No, it's **very** fast. In fact it's not an algorithm at all*; the backing store for `List<T>`

is just a `T[]`

array; so all it has to do is jump to a known location in memory.

In abstract terms, think of it like this: since the elements of an array reside in a contiguous block of memory, you can imagine the array as a number line. Does it take you any longer to find "10" on a number line than "1"? No -- you know exactly how the numbers are laid out, so all you have to do is look straight at 10. You don't have to scroll your eyes through 1, 2, 3, etc., in other words.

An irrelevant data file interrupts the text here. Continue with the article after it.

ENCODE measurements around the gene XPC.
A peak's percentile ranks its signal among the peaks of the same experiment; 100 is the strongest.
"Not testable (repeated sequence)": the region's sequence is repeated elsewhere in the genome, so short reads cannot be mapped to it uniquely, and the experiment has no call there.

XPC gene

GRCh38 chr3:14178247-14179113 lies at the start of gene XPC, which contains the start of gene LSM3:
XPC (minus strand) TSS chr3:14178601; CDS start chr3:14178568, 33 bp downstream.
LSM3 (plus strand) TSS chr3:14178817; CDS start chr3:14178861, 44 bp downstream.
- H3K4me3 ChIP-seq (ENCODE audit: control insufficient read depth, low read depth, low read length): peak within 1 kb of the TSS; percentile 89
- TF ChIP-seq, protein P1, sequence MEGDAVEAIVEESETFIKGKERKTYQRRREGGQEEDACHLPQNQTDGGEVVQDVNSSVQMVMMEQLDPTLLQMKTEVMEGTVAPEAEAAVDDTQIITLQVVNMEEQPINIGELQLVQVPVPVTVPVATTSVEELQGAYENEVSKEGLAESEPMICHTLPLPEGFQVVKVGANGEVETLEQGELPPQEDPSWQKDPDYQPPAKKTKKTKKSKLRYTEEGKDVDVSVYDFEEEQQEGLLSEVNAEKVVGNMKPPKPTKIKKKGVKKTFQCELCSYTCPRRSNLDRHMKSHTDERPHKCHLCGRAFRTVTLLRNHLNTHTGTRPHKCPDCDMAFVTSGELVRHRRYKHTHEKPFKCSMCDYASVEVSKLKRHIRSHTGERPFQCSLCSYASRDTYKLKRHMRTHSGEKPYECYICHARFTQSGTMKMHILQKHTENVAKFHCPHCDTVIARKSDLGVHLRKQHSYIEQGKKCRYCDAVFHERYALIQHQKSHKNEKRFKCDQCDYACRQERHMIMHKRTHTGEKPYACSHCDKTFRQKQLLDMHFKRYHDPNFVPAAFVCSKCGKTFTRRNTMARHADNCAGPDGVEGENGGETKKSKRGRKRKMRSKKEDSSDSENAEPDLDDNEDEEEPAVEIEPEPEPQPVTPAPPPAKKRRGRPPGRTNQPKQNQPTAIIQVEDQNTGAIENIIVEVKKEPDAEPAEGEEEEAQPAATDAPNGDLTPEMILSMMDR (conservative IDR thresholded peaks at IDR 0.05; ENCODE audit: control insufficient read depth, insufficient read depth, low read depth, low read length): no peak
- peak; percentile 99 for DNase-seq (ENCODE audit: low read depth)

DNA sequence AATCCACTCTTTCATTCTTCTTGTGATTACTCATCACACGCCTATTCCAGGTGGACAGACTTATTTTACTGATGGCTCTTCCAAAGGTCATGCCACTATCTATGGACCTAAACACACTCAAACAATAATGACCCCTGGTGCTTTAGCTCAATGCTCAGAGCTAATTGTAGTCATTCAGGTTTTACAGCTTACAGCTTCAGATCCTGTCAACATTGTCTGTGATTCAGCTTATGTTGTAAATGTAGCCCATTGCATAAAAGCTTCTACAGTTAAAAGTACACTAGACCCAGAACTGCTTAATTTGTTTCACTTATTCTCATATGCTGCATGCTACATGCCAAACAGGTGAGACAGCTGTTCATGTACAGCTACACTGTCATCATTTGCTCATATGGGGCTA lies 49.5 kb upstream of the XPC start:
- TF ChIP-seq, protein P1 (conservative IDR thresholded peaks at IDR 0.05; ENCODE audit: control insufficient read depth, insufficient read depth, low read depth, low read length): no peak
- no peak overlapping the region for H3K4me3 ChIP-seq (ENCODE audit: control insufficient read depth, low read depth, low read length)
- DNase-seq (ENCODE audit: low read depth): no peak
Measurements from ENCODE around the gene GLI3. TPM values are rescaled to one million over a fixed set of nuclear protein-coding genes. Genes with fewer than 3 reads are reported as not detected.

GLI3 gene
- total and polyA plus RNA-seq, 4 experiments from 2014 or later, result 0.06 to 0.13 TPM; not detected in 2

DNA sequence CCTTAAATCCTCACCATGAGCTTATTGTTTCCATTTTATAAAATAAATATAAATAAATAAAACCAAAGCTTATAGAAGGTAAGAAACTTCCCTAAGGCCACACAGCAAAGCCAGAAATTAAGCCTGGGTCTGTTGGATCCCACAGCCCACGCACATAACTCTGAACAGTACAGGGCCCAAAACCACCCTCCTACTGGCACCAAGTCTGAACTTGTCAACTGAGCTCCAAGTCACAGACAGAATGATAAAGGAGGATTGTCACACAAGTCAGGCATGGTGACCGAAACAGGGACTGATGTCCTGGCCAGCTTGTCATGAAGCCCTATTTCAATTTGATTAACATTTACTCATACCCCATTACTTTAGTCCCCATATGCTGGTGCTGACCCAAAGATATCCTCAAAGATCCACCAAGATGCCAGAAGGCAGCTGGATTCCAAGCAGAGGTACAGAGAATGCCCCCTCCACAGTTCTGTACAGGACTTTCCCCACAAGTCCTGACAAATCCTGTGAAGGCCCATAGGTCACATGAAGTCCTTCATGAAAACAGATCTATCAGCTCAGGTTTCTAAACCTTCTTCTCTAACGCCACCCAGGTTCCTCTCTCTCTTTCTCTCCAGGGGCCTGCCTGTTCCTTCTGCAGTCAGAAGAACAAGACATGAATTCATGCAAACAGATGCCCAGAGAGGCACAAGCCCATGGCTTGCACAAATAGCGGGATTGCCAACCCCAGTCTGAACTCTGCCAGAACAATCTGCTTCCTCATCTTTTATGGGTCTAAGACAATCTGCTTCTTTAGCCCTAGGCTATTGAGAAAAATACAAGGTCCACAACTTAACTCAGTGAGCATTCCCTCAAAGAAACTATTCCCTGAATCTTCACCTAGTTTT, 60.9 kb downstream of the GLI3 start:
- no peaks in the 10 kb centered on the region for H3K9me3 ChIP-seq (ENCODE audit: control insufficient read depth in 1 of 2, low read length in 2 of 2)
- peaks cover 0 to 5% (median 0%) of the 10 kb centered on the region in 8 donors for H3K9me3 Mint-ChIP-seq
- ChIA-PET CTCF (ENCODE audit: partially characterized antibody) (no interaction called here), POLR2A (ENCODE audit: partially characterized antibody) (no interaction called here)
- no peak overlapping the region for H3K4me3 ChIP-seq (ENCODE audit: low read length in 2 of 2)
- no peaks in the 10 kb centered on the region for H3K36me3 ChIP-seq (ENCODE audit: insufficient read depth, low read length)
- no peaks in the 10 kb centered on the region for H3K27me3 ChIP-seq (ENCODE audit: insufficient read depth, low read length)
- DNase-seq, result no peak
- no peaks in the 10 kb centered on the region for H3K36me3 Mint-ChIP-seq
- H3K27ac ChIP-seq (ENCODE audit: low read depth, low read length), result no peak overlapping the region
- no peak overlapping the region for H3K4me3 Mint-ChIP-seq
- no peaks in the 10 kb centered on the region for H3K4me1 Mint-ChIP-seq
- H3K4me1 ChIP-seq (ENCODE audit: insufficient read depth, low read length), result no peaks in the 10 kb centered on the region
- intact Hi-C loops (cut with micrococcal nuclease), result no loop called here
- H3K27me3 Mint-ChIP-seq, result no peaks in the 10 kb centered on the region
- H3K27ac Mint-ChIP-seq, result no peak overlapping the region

Granted, that's a highly non-technical analogy; but it's pretty consistent with how accessing an element of an array works.

_{*A calculation is required, yes: the address of the first element in the array plus the product the element size with the index. But to call this an "algorithm" would be a stretch; and anyway, it is a constant-time operation regardless.}

`RemoveAt`

which is O(n). – nawfal Nov 24 '12 at 19:35